Trail Running: St Oswald’s Way

8 years ago Steve Way weighed 16 stone, smoked, drank and enjoyed takeaway food; a lot! I read recently how Steve loves parkrun and his running club. In addition to many remarkable achievements, I learned that recently, at the age of 41, he had also run 100k in a new British record. I thought about Steve Way the day before the St Oswald’s Way Ultra and felt inspired.
Starting from the Holy Island (Lindisfarne) there are 3 options – 50k, 100k or 100 miles. It’s mostly off road and the longer distances insist you carry some essentials with you. I shouldn’t need the head torch. I simply had to follow the signs and run 50k.
Up at 4am to eat and pack and register, we met at the Priory to mingle with all three options; we all set out at 7am on the dot when someone turned the lights on. For 3 miles just about every one of the 250 competitors was still in view across the causeway. The left turn across fields and stiles and kind mud, broke us up, but was away from the road and felt good. I settled in to 9 minute mile pace. Steve ran at 6:06 pace. For 62 miles! What a guy.
Conditions were really nice, with cloud cover and no breeze at all and very little standing water. Lots of nettles, sheep cows and bulls**t though, Steve. Also, many gates and miles of running alone, pausing to cross the A1 and the main rail line twice with a marshal and St Johns Ambulance near by, just in case.
We ran an inland loop for 19 miles before reaching Bamburgh and its magnificent North Sea views, ancient castle and ice cream van. I reflected on whether Steve Way liked an ice cream, and didn’t really care much. The sun wasn’t shining much here either.
The mathematician phase kicked in now, over and over; just a half marathon to the end; been on the go for 3 hours; want to beat 5 hours. That equals; what was the question? We had some sand sections, and sea grass covering the paths. Always looking for the St Oswald’s signage on posts it was easy to take a wrong turn which the group pressing behind me did to try and steal half a mile by jogging across the 7th fairway until they were shouted at by some very angry golfers waving their bats.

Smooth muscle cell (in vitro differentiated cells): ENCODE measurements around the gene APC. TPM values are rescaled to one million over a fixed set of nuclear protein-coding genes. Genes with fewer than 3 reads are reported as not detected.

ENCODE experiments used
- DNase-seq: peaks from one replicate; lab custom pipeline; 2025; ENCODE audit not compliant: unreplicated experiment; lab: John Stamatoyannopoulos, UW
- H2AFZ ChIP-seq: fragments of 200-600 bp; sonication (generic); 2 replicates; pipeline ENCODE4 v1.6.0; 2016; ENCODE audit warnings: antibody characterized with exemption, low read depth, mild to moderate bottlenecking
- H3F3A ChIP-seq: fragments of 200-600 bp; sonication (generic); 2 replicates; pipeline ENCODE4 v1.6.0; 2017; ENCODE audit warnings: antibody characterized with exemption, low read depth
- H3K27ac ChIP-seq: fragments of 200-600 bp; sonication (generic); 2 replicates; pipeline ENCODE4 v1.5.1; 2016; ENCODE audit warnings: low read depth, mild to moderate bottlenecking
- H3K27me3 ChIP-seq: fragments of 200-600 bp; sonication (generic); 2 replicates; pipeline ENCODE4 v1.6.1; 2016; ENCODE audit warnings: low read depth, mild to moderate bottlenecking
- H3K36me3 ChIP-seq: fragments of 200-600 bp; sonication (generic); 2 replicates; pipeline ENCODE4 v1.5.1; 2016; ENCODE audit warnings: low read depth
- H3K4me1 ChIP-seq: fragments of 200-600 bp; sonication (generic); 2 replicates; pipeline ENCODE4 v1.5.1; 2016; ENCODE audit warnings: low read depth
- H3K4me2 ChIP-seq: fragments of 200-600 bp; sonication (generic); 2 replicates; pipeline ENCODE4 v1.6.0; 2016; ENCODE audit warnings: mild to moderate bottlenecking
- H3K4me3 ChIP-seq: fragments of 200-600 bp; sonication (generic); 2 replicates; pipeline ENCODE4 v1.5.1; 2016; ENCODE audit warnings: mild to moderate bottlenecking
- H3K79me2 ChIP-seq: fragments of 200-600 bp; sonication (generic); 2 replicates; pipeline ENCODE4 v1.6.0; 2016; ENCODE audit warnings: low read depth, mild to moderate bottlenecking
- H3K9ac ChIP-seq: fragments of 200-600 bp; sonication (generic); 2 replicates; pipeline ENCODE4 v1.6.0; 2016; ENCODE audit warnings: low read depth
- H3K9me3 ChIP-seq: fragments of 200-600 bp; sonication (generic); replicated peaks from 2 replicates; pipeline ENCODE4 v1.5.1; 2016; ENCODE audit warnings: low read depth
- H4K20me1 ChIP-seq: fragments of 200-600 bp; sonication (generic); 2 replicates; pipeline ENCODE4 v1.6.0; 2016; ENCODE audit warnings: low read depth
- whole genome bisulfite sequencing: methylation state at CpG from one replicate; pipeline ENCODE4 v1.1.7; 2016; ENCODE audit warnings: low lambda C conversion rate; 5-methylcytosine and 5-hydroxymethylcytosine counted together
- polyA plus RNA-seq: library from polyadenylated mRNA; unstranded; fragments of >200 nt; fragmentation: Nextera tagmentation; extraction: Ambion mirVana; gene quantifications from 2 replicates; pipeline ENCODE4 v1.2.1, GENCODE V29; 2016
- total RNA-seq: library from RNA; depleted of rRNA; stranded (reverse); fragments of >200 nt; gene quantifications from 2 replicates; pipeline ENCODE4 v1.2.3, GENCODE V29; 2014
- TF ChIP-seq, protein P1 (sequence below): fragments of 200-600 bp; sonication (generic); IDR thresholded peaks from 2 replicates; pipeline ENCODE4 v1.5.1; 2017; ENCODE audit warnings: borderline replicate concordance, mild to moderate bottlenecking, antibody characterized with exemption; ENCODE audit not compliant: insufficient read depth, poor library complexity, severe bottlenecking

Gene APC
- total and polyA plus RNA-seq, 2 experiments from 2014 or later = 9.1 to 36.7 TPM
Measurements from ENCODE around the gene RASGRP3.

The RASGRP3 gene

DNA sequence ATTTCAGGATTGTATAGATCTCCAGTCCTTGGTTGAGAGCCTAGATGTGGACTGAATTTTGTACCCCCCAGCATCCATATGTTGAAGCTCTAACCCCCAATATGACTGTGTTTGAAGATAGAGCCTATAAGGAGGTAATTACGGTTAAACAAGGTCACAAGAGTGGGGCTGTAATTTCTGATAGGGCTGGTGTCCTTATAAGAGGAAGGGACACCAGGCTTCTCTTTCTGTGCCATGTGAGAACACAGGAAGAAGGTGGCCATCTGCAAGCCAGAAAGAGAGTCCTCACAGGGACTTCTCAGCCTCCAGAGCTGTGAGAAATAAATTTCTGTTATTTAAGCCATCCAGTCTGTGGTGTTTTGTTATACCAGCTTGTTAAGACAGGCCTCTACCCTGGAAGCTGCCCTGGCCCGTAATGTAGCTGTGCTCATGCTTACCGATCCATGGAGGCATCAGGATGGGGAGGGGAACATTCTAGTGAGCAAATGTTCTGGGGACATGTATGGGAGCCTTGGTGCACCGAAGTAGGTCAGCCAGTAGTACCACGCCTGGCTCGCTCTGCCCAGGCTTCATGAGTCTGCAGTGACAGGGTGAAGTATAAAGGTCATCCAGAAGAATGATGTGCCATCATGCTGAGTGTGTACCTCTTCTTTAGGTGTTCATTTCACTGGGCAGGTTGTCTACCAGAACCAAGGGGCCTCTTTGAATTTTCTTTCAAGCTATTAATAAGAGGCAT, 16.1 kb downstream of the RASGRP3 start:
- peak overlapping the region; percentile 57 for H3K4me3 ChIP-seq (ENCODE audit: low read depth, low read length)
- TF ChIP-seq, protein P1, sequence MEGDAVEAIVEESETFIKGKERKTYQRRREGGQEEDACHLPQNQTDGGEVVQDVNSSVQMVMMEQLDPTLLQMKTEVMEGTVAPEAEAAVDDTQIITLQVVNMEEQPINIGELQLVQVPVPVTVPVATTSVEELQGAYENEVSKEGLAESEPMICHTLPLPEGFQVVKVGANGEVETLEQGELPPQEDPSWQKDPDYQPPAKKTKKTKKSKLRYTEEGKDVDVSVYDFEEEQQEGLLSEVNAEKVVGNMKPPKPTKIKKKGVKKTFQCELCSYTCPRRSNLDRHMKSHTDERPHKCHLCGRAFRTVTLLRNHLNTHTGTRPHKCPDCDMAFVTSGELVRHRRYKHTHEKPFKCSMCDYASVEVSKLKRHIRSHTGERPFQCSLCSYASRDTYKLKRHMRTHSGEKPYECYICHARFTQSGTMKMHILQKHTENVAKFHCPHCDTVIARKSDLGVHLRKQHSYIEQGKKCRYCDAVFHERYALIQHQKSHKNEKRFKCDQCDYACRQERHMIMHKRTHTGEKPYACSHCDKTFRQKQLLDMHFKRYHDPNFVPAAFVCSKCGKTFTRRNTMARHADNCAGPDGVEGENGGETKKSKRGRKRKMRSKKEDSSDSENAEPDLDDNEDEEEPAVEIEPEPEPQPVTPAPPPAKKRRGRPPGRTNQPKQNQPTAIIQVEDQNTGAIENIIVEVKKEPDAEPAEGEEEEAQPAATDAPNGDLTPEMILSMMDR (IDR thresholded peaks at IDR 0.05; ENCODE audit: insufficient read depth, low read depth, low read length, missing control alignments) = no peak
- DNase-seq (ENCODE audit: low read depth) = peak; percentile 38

I zipped through several villages; Seahouses, Beadnell and Benthall; 30 miles! The furthest I had run in my New Balance minimals, though my achilles felt tender this super vet body was holding up. The toe socks were a great choice, but the back pack was pointless. Steve Way probably had a support team; I realised, and didn’t carry his own banana or change for a drink at the end. Or car key. The tourists and hikers were smiling and encouraging as the end was nigh.
The final checkpoint was in the shadow of Dunstanburgh Castle and looked more than 5k away. It was! I drank cola, had a banana and talked nonsense trying hard to stay ahead of Mel who I had overtaken at mile 7. Had she caught a bus to catch me or was it my imagination? Rounding the Castle I could see Craster in the near distance and the spirit of Steve Way soared inside me. The last mile was my third fastest and I was born again, waving and smiling, I virtually sprinted to the finish, The Jolly Fisherman Pub.
Children clanging cow bells and the smell of fish from the harbour welcomed me over the line. Garmin stopped at 33 miles and a bit; more than 50k for all of us. I was 3rd lady, but gave the prize to Mel who had obviously let me beat her. Smiles and small talk followed and after some reflection I ordered chips and a pint of Landlord, by Timothy Taylor, and raised a toast to Steve Way, an outstanding athlete.